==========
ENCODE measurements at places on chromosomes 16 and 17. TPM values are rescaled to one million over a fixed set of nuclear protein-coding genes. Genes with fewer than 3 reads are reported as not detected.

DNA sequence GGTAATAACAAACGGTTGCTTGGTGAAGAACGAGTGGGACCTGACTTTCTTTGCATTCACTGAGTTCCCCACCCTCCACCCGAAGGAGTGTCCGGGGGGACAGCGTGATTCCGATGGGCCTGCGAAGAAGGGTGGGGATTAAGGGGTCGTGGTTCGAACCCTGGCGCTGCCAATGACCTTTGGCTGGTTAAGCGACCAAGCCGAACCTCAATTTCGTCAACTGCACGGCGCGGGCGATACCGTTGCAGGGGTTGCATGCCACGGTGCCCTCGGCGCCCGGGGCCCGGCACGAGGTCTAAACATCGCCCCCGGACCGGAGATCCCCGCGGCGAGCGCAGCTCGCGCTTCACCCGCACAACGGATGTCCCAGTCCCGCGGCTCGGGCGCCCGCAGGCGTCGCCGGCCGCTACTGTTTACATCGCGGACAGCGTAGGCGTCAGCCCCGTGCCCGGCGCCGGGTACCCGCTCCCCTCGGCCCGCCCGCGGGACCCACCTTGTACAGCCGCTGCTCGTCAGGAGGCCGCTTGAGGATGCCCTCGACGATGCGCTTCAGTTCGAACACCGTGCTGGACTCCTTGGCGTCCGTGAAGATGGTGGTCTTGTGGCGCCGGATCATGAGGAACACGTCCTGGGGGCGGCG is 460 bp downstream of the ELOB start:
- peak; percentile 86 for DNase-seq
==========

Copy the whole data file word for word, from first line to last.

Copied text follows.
ENCODE measurements at places on chromosomes 16 and 17. TPM values are rescaled to one million over a fixed set of nuclear protein-coding genes. Genes with fewer than 3 reads are reported as not detected.

DNA sequence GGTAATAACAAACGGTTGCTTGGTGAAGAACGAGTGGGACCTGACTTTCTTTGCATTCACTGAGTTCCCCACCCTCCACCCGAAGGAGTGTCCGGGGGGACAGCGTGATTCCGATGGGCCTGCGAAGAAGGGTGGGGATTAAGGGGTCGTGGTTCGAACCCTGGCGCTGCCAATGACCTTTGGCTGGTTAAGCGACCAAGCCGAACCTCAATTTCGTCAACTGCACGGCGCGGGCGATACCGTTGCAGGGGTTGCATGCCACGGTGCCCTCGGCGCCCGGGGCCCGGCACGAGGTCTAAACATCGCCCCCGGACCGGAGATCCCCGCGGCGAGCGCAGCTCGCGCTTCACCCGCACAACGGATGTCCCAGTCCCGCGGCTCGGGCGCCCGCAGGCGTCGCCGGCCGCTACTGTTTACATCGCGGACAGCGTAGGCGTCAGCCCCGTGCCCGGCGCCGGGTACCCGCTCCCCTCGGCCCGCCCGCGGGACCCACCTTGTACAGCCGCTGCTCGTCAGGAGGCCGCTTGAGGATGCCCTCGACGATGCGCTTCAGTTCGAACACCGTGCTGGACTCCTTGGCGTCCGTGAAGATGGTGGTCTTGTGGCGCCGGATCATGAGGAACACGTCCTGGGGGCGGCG is 460 bp downstream of the ELOB start:
- peak; percentile 86 for DNase-seq